We have no interest in the NHS, says Trump
US president insists health service would not be on the table in trade talks as he meets Boris Johnson
DONALD TRUMP said he wanted “nothing to do” with the NHS as he dismissed claims by Labour that the health service could be for sale in a post-brexit trade deal.
The US president said the NHS would not be on the table during USUK trade talks even if “you handed it to us on a silver platter”.
It came as the Kremlin fuelled the growing row around leaked government minutes of trade talks published by Labour as it failed to deny the involvement of Russian hackers.
As Mr Trump held meetings ahead of today’s 70th anniversary Nato summit, he also insisted he would “stay out” of the general election campaign, only to add that Boris Johnson was “very capable” and would do “a good job”.
Mr Johnson spent most of the day steering clear of Mr Trump in order to avoid giving Labour the chance to criticise him over his relationship with the president. But the two met at Buckingham Palace last night before Mr Trump and other Nato leaders attended a Downing Street reception.
Mr Johnson was so keen to minimise the number of photographs of himself with Mr Trump that he left the president and his wife Melania in the cold outside No10 when they arrived.
Mr Johnson insisted he would press ahead with a digital services tax if the Tories were re-elected, despite the threat of Mr Trump imposing tariffs on British goods, as he did with the French. Mr Johnson said he “deplores” trade wars in a statement interpreted as a defiant message to Mr Trump.
Mr Trump, meanwhile, gave Mr Johnson an unexpected boost by denying Labour claims that the NHS would be on the table in post-brexit trade talks. Asked if the NHS should be included in the talks, Mr Trump replied: “No, not at all, I have nothing to do with it. Never even thought about it, honestly. I don’t even know where that rumour started. We wouldn’t want to if you handed it to us on a silver platter.”
Quoting Mr Trump’s comments, Matt Hancock, the Health Secretary, said: “That’s settled then.”
Meanwhile, Mr Johnson, campaigning in Salisbury, said he could “categorically rule out” that “any part of the NHS will be on the table in any trade negotiations”, adding that this included pharmaceuticals.
Jeremy Corbyn wrote to Mr Trump demanding “urgent clarity” over whether the NHS was “genuinely off the table” and reassurances that a trade deal would not open up the health service to “irreversible privatisation”. Mr Corbyn said he would confront the president over the issue if he got the chance at the Palace, but did not do so.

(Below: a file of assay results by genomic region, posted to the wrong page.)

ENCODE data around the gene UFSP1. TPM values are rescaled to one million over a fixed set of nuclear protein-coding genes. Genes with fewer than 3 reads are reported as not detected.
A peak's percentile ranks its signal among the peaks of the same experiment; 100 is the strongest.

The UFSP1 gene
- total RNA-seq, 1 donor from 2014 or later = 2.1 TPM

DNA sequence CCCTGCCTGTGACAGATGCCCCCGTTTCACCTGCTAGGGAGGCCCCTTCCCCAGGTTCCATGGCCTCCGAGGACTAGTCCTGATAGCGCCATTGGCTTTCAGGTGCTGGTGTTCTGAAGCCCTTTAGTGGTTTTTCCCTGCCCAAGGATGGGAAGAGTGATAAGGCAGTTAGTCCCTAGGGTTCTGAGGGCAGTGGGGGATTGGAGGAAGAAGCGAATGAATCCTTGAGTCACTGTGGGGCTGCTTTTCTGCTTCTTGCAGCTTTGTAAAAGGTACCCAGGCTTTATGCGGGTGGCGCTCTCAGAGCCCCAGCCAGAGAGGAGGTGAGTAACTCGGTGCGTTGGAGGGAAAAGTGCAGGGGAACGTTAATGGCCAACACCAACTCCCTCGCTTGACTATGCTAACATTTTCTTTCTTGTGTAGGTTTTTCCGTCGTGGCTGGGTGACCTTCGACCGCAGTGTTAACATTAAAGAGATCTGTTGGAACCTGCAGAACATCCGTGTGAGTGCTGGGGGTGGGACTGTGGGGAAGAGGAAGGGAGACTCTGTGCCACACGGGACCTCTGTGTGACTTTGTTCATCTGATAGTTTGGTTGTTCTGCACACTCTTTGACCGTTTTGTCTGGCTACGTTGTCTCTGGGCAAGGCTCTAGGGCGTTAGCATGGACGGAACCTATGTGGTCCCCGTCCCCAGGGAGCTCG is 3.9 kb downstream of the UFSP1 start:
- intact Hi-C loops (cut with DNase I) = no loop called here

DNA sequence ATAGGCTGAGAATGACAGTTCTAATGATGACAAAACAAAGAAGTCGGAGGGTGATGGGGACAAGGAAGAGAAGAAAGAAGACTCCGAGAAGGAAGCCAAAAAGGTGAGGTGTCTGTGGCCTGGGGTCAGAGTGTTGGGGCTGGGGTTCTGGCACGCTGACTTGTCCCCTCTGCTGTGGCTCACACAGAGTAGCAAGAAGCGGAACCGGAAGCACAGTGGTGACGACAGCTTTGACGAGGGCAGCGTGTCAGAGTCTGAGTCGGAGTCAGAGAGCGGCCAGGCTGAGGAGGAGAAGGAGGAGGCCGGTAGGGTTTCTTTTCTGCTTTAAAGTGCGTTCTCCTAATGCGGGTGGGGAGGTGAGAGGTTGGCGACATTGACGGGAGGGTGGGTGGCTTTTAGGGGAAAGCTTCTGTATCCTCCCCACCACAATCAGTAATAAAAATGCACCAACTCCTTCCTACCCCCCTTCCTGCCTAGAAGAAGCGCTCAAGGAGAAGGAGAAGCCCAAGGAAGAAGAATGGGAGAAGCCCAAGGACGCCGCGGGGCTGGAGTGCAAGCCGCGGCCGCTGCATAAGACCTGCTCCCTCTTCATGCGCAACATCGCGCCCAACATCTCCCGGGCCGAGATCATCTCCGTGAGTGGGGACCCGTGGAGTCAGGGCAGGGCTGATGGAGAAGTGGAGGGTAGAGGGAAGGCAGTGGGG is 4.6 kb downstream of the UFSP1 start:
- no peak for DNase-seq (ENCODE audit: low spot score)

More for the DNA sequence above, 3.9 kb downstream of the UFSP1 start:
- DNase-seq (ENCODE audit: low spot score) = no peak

Mr Johnson said yesterday that Mr Trump’s increasing use of tariffs against foreign countries would not prevent him introducing a digital services tax of 2 per cent on companies that trade in the UK. Mr Trump threatened tariffs of up to 100 per cent on French goods after it imposed a digital tax of 3 per cent on US internet giants.
Asked if he was worried about retaliation, Mr Johnson said: “Obviously I deplore, I don’t think trade wars are a good thing. I do think we need to look at the operation of the big digital companies and the huge revenues they have in this country and the amount of tax that they pay. They need to make a fairer contribution.”
Senior MPS called for an urgent Cabinet Office investigation into how Labour obtained classified minutes of US-UK trade talks amid growing evidence linking the leak to Moscow.
Iain Duncan Smith, the former Tory leader, said: “We must get to the bottom of this. If there is any possibility of
Russian interference in this process that needs to come out, and there is no question in my mind that the Cabinet Office needs to look at this very quickly.”
Mr Corbyn hinted that he had downloaded the minutes from a website on which investigators increasingly believe it had been placed by Russia.
Dmitry Peskov, a Kremlin spokesman, said it was “not possible to comment seriously” on allegations that Russian hackers obtained the documents and put them online, but he stopped short of issuing a denial. He said: “It’s very convenient to cover up one’s own headache, and to use this fetish to frighten people with Russian hackers.”
The Cabinet Office refused to disclose whether an investigation was under way. A spokesman said: “We do not comment on leaks.”
Donald Trump and his wife Melania had to make their own way in to No 10 for a Nato reception as Boris Johnson avoided being photographed with the president